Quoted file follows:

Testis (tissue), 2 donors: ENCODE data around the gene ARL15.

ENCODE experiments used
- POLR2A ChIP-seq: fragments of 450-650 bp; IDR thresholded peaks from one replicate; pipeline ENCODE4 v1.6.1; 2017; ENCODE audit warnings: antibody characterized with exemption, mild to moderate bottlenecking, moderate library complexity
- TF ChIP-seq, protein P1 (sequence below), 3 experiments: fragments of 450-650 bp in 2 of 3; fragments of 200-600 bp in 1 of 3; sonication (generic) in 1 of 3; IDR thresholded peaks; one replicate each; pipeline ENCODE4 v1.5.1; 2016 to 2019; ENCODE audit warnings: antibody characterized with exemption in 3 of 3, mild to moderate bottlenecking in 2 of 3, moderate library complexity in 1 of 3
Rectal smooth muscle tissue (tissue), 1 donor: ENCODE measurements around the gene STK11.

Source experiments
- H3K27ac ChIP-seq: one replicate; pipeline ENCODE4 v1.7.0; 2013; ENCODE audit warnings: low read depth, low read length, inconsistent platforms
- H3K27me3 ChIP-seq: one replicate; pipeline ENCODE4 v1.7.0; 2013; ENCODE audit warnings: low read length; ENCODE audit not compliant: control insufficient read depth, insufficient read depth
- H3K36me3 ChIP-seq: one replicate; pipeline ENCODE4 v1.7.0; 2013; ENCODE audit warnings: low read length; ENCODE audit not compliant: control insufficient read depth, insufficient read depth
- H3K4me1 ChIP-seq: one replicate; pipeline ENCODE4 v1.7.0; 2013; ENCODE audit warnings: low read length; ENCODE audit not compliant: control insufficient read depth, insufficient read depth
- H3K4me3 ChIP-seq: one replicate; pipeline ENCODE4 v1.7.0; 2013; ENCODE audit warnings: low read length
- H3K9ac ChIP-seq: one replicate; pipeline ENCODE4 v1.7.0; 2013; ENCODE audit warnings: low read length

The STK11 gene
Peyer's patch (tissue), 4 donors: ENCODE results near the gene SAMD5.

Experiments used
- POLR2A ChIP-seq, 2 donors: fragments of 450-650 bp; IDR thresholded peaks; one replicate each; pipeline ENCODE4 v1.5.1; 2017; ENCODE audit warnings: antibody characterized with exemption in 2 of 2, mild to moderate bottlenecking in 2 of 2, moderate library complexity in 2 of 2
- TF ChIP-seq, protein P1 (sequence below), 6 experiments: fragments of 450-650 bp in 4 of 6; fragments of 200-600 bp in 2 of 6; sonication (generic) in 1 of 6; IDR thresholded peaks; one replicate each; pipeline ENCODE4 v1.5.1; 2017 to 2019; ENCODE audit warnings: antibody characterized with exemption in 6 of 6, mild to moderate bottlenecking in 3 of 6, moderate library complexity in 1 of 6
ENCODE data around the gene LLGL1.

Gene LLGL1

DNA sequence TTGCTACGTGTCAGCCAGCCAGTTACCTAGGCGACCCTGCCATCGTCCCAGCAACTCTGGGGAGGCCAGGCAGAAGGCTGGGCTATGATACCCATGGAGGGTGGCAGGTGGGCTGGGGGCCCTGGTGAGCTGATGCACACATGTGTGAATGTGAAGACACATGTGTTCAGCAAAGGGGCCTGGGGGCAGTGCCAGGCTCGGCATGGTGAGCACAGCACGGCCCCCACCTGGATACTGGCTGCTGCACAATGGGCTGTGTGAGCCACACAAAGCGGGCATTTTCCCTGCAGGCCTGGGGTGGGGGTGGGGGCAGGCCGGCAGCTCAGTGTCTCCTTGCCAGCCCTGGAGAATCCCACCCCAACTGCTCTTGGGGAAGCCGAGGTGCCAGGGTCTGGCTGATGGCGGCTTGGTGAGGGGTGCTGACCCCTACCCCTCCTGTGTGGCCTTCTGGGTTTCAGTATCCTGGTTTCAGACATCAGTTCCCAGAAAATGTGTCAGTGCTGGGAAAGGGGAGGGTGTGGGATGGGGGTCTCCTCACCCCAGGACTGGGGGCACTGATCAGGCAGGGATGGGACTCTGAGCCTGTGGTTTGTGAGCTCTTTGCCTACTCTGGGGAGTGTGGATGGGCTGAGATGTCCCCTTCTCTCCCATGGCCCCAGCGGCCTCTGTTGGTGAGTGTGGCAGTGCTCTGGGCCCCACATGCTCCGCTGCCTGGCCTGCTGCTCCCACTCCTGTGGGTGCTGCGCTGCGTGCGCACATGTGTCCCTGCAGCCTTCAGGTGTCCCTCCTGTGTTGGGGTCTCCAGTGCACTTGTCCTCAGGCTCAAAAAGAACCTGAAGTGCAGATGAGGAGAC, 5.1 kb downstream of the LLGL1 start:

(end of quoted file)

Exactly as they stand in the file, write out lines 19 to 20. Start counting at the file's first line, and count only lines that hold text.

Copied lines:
Gene LLGL1

DNA sequence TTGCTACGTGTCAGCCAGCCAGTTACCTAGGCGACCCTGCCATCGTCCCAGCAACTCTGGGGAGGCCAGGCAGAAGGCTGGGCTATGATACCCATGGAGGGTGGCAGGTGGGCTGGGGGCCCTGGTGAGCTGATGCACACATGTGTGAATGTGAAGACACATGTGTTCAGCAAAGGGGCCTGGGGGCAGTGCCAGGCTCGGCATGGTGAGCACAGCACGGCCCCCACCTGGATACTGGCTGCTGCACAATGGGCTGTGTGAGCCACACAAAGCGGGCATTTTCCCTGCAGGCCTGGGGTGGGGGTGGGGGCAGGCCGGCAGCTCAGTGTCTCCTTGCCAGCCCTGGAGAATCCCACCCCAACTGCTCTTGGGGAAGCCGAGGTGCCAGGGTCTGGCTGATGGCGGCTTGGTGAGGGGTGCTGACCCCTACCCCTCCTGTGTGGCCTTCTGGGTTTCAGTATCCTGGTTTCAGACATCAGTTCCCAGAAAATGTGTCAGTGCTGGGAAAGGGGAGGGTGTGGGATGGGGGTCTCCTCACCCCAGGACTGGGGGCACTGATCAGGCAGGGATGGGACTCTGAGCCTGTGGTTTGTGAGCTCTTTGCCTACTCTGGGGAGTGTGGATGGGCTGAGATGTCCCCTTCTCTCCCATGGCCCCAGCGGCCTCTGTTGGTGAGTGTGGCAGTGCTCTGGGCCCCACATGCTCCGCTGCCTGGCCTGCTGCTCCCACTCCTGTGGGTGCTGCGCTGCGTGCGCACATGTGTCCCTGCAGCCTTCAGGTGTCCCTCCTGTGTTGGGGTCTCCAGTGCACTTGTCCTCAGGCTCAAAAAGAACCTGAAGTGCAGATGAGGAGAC, 5.1 kb downstream of the LLGL1 start: